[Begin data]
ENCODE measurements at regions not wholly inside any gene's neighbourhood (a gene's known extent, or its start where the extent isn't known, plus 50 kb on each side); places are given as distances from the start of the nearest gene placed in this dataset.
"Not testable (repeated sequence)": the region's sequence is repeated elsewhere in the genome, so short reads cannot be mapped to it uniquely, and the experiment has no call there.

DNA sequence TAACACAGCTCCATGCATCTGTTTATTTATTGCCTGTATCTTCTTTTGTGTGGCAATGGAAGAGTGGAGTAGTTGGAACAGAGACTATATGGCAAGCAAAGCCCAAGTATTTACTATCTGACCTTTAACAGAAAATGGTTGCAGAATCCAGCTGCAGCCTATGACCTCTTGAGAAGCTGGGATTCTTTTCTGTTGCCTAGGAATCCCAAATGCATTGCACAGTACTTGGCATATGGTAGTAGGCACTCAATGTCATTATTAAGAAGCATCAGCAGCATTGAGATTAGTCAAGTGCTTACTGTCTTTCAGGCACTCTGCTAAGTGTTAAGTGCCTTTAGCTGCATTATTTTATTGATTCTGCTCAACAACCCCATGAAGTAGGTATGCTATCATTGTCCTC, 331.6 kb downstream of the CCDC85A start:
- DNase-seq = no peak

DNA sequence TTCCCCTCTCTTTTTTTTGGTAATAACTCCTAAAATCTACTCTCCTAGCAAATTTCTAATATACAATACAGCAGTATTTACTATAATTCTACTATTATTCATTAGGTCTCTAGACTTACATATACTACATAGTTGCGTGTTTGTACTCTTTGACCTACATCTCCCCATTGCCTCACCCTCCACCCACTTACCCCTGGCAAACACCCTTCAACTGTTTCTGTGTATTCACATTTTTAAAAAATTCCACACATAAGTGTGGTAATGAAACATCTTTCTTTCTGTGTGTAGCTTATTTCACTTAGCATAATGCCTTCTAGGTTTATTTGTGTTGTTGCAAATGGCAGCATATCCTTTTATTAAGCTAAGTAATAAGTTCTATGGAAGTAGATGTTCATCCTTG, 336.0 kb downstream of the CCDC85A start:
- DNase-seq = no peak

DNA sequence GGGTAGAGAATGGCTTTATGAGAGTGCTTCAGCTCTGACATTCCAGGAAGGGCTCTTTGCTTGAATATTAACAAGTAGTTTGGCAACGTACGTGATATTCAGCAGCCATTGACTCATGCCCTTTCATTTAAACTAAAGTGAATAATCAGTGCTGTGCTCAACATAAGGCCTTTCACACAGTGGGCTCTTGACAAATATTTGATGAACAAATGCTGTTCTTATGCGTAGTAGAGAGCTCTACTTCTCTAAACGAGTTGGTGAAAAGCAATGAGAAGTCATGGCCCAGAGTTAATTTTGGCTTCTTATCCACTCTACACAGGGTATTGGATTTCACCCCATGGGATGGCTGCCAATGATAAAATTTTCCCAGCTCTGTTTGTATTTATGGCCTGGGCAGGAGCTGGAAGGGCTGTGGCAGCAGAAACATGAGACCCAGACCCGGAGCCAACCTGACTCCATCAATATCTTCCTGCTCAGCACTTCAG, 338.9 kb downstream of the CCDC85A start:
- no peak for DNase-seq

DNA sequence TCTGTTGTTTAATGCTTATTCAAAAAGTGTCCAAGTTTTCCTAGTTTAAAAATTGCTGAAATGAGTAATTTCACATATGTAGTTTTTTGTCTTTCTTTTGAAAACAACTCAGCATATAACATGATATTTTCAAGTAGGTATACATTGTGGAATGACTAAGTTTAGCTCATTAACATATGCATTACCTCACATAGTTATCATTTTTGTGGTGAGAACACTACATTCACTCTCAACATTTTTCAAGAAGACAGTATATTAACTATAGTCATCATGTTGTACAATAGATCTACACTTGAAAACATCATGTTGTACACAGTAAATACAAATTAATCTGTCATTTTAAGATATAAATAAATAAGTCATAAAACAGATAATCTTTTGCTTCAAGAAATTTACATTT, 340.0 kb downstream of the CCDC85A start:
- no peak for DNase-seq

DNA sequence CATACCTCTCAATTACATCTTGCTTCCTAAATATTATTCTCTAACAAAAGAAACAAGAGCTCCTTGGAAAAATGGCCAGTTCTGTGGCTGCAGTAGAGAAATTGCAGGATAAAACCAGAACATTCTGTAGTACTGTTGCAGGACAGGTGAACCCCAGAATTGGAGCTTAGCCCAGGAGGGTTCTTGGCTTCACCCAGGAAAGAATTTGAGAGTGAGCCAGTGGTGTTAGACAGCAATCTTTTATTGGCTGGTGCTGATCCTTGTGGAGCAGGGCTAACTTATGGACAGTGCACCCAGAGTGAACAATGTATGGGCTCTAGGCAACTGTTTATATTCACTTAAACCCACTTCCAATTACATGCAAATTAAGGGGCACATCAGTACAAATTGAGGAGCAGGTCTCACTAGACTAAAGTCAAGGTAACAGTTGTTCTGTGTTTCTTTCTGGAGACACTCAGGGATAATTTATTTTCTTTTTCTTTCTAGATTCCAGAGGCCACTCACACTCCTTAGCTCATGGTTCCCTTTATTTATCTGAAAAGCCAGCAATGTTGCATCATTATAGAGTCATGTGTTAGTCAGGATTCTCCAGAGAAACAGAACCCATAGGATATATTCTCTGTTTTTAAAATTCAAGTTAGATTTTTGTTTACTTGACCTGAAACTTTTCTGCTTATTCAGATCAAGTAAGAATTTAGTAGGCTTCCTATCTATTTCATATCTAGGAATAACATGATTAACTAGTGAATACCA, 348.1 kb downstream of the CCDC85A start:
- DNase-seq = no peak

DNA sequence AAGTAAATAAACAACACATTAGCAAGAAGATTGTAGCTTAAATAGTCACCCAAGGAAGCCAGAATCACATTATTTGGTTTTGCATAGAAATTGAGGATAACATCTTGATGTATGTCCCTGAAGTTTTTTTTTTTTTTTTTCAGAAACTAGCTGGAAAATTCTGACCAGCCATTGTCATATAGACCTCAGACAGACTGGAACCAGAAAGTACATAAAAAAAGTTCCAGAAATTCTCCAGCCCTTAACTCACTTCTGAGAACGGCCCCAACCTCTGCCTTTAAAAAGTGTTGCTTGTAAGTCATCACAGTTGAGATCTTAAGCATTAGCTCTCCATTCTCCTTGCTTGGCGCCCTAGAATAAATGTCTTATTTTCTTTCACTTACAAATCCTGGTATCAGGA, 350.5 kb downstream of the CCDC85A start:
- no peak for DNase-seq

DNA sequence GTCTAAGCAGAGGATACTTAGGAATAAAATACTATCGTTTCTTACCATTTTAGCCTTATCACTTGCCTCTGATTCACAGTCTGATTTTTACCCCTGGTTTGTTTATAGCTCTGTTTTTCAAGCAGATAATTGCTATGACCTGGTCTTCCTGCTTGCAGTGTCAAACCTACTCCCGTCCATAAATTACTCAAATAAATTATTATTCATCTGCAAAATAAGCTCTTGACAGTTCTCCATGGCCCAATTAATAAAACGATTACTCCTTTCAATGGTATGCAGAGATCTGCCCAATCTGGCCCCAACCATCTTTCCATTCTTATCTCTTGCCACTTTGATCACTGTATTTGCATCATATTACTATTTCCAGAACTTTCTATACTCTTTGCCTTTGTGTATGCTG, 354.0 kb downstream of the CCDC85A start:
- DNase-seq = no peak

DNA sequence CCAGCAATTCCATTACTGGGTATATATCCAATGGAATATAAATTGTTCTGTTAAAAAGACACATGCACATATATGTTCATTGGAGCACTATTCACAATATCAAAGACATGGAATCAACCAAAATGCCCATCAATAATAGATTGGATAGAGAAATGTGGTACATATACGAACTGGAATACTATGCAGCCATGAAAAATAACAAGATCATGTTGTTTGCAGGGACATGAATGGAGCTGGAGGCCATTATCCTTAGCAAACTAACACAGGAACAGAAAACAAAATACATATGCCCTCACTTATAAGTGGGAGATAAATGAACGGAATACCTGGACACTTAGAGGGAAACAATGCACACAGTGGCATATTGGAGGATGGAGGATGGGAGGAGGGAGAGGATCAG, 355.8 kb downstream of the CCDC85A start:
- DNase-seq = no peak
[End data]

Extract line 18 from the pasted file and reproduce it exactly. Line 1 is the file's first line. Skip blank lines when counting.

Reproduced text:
- DNase-seq = no peak